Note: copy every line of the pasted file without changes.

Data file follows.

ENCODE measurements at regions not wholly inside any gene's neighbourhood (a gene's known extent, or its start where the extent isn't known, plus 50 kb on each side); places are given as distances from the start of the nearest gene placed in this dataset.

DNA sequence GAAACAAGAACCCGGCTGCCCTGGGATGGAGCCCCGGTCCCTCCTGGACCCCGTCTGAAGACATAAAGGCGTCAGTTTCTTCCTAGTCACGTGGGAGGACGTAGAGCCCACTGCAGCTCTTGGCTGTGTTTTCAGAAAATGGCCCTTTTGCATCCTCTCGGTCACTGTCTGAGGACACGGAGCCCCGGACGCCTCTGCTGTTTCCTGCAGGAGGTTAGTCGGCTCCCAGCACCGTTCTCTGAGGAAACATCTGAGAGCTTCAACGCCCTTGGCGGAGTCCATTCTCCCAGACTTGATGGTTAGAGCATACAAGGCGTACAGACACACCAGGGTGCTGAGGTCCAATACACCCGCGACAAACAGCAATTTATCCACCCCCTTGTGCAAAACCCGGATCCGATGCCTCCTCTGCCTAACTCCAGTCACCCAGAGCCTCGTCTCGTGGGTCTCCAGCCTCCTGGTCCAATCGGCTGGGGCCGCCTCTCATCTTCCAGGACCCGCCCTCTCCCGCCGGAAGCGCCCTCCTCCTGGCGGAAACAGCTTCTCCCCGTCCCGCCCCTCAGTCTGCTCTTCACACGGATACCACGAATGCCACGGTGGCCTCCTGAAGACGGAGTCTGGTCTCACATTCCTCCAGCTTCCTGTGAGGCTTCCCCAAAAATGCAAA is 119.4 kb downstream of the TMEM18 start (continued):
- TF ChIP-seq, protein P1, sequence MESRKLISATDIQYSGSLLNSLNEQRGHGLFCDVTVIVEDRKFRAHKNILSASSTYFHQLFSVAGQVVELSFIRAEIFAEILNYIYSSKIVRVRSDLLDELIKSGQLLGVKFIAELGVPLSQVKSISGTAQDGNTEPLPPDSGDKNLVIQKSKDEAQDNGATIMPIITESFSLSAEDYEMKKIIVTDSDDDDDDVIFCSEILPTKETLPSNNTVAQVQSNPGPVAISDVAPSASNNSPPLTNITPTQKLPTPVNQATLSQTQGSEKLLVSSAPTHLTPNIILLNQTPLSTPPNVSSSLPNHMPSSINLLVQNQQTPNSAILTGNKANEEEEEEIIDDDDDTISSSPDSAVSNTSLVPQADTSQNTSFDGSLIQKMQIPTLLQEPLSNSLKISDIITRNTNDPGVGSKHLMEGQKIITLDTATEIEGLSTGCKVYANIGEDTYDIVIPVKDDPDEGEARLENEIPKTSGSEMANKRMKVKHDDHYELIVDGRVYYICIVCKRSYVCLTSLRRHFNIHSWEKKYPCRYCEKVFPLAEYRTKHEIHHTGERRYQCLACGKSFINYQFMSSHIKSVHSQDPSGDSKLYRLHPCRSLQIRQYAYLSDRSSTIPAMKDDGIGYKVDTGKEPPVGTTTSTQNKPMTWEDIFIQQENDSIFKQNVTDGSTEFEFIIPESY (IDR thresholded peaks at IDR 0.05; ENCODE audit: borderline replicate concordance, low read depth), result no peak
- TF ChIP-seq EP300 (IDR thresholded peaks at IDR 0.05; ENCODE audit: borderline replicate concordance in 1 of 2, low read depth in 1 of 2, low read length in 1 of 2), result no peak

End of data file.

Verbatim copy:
ENCODE measurements at regions not wholly inside any gene's neighbourhood (a gene's known extent, or its start where the extent isn't known, plus 50 kb on each side); places are given as distances from the start of the nearest gene placed in this dataset.

DNA sequence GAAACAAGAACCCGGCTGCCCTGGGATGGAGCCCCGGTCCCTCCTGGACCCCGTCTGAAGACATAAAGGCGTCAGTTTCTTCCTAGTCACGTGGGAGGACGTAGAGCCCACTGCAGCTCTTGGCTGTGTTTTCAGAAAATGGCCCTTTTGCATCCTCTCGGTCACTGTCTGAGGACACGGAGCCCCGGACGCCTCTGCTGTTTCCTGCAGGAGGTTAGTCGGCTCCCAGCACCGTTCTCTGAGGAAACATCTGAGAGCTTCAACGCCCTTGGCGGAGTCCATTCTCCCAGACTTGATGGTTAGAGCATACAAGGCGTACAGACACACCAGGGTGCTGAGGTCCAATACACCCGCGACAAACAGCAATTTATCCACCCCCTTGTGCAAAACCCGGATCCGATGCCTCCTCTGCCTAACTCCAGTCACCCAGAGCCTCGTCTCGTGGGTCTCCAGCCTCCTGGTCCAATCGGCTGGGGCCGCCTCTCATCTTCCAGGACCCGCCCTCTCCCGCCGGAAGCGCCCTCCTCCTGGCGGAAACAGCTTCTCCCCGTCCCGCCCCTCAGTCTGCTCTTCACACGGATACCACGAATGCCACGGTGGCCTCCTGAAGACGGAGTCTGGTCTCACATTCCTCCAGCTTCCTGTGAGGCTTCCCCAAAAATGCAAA is 119.4 kb downstream of the TMEM18 start (continued):
- TF ChIP-seq, protein P1, sequence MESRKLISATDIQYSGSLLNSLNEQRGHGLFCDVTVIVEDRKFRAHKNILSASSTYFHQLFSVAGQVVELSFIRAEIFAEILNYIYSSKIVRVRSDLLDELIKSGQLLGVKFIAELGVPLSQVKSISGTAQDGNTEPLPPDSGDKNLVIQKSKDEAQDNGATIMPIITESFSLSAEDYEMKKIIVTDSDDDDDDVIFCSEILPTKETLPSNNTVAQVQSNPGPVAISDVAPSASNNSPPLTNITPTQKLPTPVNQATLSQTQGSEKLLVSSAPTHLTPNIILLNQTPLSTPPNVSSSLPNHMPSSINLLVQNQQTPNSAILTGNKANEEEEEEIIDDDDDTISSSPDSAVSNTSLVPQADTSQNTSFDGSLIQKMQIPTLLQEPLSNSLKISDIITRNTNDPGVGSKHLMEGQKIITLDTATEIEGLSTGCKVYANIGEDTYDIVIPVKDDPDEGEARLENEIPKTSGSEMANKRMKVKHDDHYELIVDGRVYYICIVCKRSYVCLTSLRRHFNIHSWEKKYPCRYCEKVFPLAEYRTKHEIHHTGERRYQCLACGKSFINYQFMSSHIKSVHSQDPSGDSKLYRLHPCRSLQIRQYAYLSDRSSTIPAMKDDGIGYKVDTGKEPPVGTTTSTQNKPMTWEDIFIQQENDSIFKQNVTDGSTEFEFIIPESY (IDR thresholded peaks at IDR 0.05; ENCODE audit: borderline replicate concordance, low read depth), result no peak
- TF ChIP-seq EP300 (IDR thresholded peaks at IDR 0.05; ENCODE audit: borderline replicate concordance in 1 of 2, low read depth in 1 of 2, low read length in 1 of 2), result no peak